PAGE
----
When someone describes an effort as “monumental,” they typically are referring to something that either resembles a monument; is exceptionally great in quantity, quality, extent or degree; or has historical, enduring significance.
They could be describing Anthony Cappetta’s Eagle Scout project, which meets all three definitions.
Anthony, the son of Anthony and Jill Cappetta of Yardley and a member of Newtown Boy Scout Troop 29, recently completed his Eagle project by creating a memorial on the grounds of Veterans of Foreign Wars (VFW) Post 6393 at 1444 Yardley-Newtown Road in Yardley.
His efforts produced a garden with a large rock holding a bronze plaque that reads: “Dedicated to all those who have participated in or served in support of operations in the Global War on Terrorism from 11 September 2001.”
“This conflict is especially important to me as I am a child of 2001 and my father is a combat veteran of both Operation Iraqi and Operation Enduring Freedom,” Anthony explains.
His dad, who provided inspiration and support during the entire project, recently retired as a U.S. Army Colonel after 30 years of service.
“I’m very patriotic and I wanted to do something to remember all those who have sacrificed,” Anthony says. “As long as someone is remembered, a part of them stays alive. I’m trying to keep all those brave heroes alive,” he adds.
Although Anthony had a clear vision of his project, his path to completing it ran into some roadblocks.
His biggest and most time-consuming problem involved finding a location.
Having formulated a plan by last March, he approached several local municipalities to ask permission to place his memorial.
Although town officials initially seemed to like the idea, endless referrals to different committees took up months of time and numerous requests for revisions changed the project’s original meaning and intent.
Not willing to dilute the project he had envisioned, Anthony decided to look elsewhere and approached the VFW Post on Yardley-Newtown Road.
After attending the post’s August 13th meeting to make a presentation, he received a response in just three days.
Post Commander Russell Davidson wrote to him, saying, “Thank you for giving us the opportunity to help with your Eagle Scout project. Your presentation…left a great and highly favorable impression upon our membership.”
The Post agreed to host the project on its property and made the first donation to help fund it.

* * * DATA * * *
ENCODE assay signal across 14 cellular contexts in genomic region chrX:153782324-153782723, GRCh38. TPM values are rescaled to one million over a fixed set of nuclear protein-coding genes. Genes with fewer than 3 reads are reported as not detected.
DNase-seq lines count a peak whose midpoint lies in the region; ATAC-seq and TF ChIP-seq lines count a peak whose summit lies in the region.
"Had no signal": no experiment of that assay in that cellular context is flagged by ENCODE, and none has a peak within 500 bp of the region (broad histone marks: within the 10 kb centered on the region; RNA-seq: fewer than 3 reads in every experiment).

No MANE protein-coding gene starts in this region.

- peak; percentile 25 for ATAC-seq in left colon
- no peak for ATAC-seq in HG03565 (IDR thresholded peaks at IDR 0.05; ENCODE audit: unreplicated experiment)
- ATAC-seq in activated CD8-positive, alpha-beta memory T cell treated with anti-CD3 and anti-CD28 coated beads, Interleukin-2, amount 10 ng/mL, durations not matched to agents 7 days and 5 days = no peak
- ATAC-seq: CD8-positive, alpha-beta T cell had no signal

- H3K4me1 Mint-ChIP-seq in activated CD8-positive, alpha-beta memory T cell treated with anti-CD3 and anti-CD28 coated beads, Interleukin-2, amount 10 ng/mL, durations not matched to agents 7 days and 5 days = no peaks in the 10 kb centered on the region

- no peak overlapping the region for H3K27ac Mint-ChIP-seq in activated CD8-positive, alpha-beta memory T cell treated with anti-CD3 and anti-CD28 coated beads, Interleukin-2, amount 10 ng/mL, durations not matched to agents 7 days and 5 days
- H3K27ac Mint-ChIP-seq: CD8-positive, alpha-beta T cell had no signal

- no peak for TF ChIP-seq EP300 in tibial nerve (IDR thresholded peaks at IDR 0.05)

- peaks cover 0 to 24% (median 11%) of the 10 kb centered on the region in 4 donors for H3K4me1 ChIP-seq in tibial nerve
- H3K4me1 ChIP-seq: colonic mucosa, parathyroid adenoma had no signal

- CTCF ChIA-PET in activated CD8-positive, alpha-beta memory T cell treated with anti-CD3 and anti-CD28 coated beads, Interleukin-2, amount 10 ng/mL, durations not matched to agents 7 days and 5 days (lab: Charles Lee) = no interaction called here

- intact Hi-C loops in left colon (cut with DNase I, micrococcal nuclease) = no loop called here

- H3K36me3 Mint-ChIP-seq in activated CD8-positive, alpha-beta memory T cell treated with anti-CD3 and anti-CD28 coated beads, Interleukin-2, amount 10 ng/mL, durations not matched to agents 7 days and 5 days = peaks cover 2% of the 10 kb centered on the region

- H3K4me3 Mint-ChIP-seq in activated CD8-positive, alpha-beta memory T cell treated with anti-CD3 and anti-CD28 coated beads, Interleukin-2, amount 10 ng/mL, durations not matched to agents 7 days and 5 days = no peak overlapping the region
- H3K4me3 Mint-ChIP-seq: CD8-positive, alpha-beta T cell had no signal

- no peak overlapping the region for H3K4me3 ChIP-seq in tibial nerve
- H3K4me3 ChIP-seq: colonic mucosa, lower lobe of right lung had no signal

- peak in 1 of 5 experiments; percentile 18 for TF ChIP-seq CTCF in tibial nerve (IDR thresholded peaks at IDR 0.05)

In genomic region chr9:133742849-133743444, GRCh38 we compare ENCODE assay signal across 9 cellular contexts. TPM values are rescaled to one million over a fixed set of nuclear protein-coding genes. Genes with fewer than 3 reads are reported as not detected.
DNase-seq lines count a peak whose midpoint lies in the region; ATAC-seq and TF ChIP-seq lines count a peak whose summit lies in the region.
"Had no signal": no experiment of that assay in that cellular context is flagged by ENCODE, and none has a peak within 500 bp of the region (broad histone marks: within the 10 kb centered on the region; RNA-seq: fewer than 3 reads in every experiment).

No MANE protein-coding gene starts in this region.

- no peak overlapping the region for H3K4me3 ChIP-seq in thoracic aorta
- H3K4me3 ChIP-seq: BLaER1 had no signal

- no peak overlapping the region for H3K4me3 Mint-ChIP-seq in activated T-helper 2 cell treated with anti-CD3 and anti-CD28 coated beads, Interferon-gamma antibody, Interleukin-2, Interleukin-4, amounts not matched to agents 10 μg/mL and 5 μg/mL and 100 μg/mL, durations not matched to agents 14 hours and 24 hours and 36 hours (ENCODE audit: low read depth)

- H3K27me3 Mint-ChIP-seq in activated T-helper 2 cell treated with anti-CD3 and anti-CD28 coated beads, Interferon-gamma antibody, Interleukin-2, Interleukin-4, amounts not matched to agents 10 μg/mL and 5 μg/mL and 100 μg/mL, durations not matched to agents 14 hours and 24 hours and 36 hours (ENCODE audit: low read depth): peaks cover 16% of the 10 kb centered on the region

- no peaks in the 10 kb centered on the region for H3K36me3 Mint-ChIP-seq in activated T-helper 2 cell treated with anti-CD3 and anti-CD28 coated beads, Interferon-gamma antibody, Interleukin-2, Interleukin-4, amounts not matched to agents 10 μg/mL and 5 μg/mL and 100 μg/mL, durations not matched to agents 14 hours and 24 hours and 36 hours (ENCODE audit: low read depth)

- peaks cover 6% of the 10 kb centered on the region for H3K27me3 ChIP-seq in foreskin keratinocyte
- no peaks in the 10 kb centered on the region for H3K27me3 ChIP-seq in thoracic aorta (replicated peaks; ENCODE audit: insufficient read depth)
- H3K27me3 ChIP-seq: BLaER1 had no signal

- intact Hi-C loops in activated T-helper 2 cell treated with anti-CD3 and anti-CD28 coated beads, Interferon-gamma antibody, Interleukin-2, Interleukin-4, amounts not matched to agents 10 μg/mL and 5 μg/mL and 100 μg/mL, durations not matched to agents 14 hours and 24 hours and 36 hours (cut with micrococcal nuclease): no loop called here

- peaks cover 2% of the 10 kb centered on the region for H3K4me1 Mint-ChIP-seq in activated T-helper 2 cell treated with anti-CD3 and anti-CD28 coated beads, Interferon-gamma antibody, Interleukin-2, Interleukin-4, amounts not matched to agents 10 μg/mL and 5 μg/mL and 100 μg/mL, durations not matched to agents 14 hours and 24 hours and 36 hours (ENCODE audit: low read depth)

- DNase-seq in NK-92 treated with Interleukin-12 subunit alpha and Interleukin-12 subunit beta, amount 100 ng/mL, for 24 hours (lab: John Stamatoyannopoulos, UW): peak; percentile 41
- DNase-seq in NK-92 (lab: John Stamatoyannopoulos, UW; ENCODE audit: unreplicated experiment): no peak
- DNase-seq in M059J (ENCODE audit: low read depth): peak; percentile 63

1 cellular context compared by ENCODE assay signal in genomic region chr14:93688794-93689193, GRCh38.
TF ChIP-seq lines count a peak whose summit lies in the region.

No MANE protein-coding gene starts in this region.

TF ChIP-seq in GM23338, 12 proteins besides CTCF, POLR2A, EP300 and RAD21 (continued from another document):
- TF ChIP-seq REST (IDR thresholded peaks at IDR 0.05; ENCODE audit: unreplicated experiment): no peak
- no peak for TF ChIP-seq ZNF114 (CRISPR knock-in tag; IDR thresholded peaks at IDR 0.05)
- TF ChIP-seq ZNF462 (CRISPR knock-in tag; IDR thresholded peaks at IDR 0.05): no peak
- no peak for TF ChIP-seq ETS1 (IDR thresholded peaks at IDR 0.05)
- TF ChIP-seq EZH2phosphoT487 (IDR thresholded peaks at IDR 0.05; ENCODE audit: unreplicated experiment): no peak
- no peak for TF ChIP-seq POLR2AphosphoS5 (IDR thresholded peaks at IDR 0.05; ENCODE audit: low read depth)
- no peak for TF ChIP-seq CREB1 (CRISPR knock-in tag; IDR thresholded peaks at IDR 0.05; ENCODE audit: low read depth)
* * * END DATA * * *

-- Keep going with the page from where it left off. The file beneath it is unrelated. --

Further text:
Just two weeks later, Anthony had initiated several fundraising projects, sourced necessary materials, gathered a group of helpers and set up a schedule of necessary tasks.
He raised more than $1500 with a GoFundMe page, a car wash and collecting used clothing, and he recruited help from more than 25 Scouts and friends.
Although rainy weather provided some challenges, the project was basically completed with five days of scheduled activities.
Beginning in late August, Anthony and a crew dug up large circle, leveled and tamped down the dirt, installed a weed barrier, set down a base of rocks and sand for the memorial, mulched the area and installed a decorative rock border.
Once the large rock, which weighed 580 pounds, was delivered from Delaware Quarries, five older, stronger friends helped Anthony muscle it into place, lay it down so holes could be drilled to install the memorial plaque, then hoist it back up. “It took pure ‘boy power,’” he describes.
When weather permitted, Anthony added a variety of red, white and blue flowers to the garden and installed several small American flags. Finally, on September 29th, the VFW Post held a dedication ceremony for Anthony and the project he had waited so long to complete.
Anthony says his experiences taught him determination along with the importance of teamwork, cooperation, people management and good planning, which sometimes included a back-up plan when things didn’t go quite as anticipated.
Through it all, he appreciated the guidance of his dad, Troop 29 Scoutmaster Dave Clark and Assistant Scoutmaster Gordon Todderud, and VFW Commander Davidson. “Many supported me on my scouting journey,” he says. “I thank them all.”
Now a senior at Notre Dame High School in Lawrenceville, Anthony is applying to attend West Point and plans become a U.S. Army Infantry officer.
In the meantime, he hopes his Eagle Scout project will provide a local gathering place and that it will be the beginning of a larger area where other memorials might be placed. “My project is a thank you to all who served in the Global War on Terror,” he says. “I hope it educates our community about the contemporary sacrifices made by our servicemen and women in a timeless manner.”
PHOTO CAP: Anthony Cappetta with his completed Eagle project.